Business Process Modeling

Business Process Modeling (BPM) is a standardization methodology used by organizations to achieve optimal efficiency, performance, and quality. This method is founded on the belief that productivity is based on an organization’s processes, or how they do business. This approach is far more comprehensive than previous management methodologies

About BPMs

The process model is essentially a representation of an organization’s procedures. This can be an intricate, computer-generated diagram, or a simple drawing on a sketchpad, but it represents a sequential flow of activities depicting actions, events, and processes, and how they are handled within the organization. BPMs provide insight, and encourage examination and analysis of current processes that may be dated or counterintuitive. Additionally, successful business process modeling fosters a sustainable value approach for employees at all levels, as well as their customers.

Business Process Reengineering

Business process reengineering (BPR) originated in the private business sector as an approach to implement innovative business practices via a “clean slate,” rather than providing temporary fixes with practices proven to be ineffective and/or inefficient. BPRs give organizations a fresh start perspective by allowing them to rethink and restructure processes and policies, thus increasing efficiency and improving potential for growth and profitability. A prime example of this is the reengineering of record companies and recording artists in response to the changes in the music industry.

BPM Beforehand Considerations

Business process modeling can be quite labor-intensive and time-consuming, and even the best BPM will not necessarily be beneficial for some organizations. Before beginning the process, carefully consider if the output will justify the input. In other words, decide if the model will produce sufficient results to justify the time and work involved in its creation. Another factor to consider is employee perceptions and reactions – both staff and management buy-in is crucial, and the best BPMs provide employees with intrinsic and extrinsic motivations to ensure optimal job performance.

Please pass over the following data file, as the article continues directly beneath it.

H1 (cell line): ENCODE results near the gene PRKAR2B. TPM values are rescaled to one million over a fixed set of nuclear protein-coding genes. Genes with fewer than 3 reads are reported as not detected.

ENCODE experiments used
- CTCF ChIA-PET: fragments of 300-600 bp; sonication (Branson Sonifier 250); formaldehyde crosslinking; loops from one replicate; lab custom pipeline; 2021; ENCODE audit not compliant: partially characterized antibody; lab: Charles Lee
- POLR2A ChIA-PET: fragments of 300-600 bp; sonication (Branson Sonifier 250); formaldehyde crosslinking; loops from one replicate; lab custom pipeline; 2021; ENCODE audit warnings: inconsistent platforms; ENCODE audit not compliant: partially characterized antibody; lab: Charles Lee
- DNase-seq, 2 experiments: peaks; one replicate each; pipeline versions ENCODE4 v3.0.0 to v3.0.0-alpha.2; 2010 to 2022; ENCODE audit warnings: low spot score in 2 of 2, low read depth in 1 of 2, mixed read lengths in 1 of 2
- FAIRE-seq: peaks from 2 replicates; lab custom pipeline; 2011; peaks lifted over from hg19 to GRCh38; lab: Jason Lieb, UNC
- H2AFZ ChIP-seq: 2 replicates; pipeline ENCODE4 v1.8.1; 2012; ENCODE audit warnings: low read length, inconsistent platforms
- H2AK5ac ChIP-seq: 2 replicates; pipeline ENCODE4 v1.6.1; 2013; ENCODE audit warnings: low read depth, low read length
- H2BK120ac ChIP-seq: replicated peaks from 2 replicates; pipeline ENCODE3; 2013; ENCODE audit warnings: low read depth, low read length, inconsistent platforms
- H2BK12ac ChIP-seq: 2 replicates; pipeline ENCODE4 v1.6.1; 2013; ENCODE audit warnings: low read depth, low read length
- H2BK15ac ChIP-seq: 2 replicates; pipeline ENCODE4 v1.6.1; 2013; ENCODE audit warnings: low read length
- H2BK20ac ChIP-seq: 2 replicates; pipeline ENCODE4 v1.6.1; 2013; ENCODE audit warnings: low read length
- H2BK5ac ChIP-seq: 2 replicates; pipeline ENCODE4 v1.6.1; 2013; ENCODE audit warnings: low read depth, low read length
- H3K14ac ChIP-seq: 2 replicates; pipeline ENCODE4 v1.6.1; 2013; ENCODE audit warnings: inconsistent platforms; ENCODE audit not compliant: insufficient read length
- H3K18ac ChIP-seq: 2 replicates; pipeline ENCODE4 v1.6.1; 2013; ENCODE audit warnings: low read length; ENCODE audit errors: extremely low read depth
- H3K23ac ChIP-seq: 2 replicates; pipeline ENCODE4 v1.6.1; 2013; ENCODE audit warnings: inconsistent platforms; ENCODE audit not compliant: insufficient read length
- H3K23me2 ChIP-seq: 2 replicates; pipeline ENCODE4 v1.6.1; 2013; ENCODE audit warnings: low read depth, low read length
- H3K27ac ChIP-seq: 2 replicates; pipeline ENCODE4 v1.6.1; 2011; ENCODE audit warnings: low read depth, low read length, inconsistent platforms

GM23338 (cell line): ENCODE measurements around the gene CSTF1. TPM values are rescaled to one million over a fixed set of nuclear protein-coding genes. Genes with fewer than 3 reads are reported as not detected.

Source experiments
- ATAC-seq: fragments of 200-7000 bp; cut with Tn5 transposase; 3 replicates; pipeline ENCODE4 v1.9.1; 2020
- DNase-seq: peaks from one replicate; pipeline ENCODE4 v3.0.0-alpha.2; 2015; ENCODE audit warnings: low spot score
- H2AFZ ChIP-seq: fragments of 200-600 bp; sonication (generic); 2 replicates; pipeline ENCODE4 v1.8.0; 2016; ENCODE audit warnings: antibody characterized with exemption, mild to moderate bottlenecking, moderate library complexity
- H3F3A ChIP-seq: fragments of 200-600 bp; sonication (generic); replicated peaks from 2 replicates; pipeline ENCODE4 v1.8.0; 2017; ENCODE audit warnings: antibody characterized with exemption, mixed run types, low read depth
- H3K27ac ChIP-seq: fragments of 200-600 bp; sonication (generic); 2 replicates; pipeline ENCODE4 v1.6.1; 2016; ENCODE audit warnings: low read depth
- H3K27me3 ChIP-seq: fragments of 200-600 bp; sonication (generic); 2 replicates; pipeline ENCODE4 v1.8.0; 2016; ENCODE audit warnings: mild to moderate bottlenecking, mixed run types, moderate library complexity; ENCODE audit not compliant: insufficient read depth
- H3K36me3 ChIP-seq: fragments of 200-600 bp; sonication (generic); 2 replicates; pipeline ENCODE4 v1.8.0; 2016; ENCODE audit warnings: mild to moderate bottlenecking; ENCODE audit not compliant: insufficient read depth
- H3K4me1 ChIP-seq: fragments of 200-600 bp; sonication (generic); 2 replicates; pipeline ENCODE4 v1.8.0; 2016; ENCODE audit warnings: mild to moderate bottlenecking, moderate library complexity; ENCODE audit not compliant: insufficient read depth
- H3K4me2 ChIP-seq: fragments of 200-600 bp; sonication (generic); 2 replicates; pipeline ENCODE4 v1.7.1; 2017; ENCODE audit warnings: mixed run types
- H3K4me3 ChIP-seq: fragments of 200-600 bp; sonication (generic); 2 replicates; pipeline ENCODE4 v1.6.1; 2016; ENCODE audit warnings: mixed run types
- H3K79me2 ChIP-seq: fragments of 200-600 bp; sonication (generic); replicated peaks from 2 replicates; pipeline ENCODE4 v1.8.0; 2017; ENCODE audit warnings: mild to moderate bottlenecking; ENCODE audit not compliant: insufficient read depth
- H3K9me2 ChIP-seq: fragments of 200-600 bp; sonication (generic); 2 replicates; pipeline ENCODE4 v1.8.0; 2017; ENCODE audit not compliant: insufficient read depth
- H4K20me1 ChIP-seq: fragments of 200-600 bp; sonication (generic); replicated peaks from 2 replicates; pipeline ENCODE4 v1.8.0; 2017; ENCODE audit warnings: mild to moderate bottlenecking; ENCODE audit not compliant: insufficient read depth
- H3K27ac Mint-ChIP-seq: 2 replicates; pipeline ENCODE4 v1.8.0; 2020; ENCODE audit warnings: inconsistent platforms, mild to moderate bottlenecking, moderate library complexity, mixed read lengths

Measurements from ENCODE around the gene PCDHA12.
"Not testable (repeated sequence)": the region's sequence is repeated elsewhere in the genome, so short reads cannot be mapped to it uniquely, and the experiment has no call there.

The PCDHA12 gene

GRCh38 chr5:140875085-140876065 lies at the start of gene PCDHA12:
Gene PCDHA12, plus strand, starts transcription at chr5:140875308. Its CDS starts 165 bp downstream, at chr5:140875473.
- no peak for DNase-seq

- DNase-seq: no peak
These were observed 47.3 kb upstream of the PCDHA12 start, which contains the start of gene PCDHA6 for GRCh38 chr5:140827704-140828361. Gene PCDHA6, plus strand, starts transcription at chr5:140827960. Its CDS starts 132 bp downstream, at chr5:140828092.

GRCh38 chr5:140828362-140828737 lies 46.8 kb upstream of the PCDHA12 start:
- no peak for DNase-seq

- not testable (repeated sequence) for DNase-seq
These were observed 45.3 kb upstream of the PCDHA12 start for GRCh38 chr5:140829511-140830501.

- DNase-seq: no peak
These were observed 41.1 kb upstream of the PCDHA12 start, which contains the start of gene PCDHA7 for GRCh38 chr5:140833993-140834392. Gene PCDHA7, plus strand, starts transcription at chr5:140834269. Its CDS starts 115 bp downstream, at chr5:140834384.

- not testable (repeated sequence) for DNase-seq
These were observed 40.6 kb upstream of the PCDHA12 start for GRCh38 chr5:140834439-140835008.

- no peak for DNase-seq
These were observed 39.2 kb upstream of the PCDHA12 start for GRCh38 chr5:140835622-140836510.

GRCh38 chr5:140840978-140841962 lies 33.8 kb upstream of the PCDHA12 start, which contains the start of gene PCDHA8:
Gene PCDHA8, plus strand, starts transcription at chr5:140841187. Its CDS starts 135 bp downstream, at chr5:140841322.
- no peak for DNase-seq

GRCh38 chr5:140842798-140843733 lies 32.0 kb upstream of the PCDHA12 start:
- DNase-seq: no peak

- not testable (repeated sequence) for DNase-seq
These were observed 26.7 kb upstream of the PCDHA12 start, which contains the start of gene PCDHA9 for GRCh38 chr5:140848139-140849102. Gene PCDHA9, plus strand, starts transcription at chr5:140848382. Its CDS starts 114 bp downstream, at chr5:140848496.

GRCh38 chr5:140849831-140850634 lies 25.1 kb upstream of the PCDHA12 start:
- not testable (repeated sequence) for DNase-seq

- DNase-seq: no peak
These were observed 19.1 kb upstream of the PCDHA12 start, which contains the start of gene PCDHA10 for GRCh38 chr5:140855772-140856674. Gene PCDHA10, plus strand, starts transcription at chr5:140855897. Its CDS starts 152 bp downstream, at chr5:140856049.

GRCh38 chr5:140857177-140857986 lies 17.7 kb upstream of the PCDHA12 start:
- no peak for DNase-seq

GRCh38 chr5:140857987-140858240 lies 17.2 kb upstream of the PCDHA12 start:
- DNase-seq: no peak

Developing a BPM

Providing consumers with products and/or services is the raison d’ętre of most businesses – the first and most important elements in business process modeling are to address issues that affect product excellence and the quality of the customer experience. However, effective BPMs also incorporate policies for employees, and will not overlook the potential to explore ways to address morale and motivational issues. As work on the BPM progresses, it should be reviewed often with employees on all levels in order to obtain valuable input, and ensure continued cooperation.

The Rewards of Successful BPMs

The benefits of an effectual process model are exponential. An organization that demonstrates proactive policies rather than reactive, crisis-point processes will be better equipped to deal with the constantly-shifting sands of the business world. Additionally, the use of cost-effective, value added actions not only enhances consumer experience and service but contributes to profitability. The organization will have an increased edge over the competition, a measurable rise in employee morale and retention, and more potential for growth and sustainability.

Frequent and unpredictable fluctuations in the business world have led to increased demands for process improvement, and business process modeling continues to evolve in order to meet those demands. However, it is wise to remember that BPM is a not a panacea, but a business tool, and that it can only be truly effective when used judiciously.